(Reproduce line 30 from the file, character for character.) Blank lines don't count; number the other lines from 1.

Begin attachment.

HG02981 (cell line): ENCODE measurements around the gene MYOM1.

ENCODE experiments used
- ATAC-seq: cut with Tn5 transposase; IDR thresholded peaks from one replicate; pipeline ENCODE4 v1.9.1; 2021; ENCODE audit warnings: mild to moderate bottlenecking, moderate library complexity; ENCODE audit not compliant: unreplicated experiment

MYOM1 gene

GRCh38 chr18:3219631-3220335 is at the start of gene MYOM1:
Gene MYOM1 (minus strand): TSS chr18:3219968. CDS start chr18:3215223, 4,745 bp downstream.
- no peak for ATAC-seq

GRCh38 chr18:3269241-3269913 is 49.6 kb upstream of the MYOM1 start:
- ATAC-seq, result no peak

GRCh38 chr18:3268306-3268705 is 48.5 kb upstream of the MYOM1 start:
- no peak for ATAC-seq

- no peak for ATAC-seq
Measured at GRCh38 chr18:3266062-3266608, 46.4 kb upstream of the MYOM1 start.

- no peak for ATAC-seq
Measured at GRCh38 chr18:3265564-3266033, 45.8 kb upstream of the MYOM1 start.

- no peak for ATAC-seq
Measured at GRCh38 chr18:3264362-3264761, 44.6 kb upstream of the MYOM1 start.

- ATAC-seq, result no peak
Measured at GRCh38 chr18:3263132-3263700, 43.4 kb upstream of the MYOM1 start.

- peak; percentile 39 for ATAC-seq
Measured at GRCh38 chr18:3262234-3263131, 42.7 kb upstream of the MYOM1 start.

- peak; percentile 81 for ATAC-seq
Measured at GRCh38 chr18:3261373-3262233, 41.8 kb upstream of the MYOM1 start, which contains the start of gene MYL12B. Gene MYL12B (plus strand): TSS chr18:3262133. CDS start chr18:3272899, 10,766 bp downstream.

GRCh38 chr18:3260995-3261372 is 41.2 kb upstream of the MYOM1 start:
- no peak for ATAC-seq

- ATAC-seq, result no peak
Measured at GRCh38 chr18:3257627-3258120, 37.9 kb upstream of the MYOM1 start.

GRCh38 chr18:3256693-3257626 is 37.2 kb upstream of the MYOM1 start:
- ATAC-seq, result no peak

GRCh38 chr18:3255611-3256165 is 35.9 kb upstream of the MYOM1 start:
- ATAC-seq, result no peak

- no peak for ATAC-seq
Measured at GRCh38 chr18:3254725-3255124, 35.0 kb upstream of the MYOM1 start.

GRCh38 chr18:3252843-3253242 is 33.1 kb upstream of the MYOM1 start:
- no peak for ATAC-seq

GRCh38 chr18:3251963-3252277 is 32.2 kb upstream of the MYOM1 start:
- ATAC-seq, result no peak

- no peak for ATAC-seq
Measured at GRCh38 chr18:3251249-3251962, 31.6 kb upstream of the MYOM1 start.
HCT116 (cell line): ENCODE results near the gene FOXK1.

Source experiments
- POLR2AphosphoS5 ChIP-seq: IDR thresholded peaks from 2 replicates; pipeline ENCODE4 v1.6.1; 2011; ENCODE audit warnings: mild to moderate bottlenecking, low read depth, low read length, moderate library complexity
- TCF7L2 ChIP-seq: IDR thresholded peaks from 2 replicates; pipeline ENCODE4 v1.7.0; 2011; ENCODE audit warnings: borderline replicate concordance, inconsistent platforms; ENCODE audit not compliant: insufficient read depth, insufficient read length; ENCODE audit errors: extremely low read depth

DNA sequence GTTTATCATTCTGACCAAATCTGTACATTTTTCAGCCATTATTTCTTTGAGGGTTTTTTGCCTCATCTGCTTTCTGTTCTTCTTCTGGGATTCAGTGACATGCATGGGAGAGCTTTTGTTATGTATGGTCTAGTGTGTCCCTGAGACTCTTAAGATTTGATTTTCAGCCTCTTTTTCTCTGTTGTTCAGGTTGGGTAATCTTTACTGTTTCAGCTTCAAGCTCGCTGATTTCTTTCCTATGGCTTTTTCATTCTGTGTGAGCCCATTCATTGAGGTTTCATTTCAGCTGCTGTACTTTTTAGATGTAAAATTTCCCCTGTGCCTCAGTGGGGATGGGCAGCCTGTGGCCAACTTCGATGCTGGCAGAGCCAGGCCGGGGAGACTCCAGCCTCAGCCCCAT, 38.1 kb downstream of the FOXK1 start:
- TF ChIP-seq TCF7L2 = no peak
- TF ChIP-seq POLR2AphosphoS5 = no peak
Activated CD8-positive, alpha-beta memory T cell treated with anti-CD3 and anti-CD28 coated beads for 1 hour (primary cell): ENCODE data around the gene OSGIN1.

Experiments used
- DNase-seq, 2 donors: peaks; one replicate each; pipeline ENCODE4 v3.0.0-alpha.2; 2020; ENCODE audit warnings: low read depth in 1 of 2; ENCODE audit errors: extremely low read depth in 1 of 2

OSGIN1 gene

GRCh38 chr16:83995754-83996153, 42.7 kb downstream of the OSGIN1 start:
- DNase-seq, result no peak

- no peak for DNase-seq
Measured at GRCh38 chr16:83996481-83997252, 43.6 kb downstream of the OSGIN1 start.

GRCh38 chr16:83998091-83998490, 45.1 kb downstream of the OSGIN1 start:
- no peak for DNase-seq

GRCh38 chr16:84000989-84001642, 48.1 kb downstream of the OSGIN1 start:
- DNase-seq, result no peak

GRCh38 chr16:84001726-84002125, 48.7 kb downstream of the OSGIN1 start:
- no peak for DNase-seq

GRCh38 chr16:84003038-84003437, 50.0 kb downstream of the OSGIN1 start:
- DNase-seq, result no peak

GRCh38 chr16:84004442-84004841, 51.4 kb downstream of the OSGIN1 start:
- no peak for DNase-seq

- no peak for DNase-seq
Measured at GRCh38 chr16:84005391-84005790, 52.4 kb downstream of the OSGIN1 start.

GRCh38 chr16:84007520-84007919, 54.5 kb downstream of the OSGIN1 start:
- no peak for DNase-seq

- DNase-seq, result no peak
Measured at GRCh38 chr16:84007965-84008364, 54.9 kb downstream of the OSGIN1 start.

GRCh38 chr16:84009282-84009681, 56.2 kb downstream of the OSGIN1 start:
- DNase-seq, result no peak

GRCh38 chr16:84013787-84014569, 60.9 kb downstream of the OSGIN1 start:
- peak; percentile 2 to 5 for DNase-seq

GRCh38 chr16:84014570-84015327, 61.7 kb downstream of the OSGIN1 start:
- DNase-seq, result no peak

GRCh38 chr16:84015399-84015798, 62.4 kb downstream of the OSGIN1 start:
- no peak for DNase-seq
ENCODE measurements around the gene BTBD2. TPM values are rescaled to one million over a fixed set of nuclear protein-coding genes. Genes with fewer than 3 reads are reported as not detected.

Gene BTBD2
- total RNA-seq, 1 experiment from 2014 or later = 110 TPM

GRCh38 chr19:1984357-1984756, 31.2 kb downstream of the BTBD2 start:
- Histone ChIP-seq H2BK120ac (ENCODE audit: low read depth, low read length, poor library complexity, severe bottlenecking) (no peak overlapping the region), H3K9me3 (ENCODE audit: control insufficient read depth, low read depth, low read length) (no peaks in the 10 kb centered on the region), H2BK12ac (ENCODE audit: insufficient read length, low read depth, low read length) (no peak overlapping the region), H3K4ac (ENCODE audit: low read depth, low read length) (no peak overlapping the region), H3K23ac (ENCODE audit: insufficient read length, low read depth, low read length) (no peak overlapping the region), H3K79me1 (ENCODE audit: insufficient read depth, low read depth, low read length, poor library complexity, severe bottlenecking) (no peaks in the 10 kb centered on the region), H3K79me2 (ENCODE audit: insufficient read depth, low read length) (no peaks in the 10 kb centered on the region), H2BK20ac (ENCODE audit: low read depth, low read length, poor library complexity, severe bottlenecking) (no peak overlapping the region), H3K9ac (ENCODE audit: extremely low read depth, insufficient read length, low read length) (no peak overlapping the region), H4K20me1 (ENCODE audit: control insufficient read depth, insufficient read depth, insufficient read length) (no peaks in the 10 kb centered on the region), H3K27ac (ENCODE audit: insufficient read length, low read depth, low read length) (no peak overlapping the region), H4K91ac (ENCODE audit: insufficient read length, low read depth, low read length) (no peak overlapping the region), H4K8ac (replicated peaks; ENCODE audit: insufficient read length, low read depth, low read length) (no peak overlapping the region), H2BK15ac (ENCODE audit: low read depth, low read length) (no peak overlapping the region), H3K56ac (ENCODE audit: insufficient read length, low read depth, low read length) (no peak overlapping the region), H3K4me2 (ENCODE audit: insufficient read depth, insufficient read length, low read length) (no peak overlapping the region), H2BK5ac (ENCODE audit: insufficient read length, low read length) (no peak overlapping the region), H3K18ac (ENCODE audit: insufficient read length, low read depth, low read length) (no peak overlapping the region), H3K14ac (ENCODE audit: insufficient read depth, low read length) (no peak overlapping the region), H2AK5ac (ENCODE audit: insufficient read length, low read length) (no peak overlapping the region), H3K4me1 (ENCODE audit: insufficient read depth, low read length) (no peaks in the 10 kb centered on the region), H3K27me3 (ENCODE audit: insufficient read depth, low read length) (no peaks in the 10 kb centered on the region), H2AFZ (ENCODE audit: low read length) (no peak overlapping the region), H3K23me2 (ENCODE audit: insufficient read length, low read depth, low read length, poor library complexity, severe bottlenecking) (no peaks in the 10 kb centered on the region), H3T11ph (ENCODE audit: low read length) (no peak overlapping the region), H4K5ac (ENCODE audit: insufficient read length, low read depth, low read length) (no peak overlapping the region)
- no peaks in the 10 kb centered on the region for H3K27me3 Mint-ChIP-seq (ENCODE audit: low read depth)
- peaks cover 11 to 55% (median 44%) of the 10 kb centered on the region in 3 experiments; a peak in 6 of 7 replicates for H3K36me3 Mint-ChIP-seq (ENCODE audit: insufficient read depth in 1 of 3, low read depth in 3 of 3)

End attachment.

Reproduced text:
GRCh38 chr18:3255611-3256165 is 35.9 kb upstream of the MYOM1 start: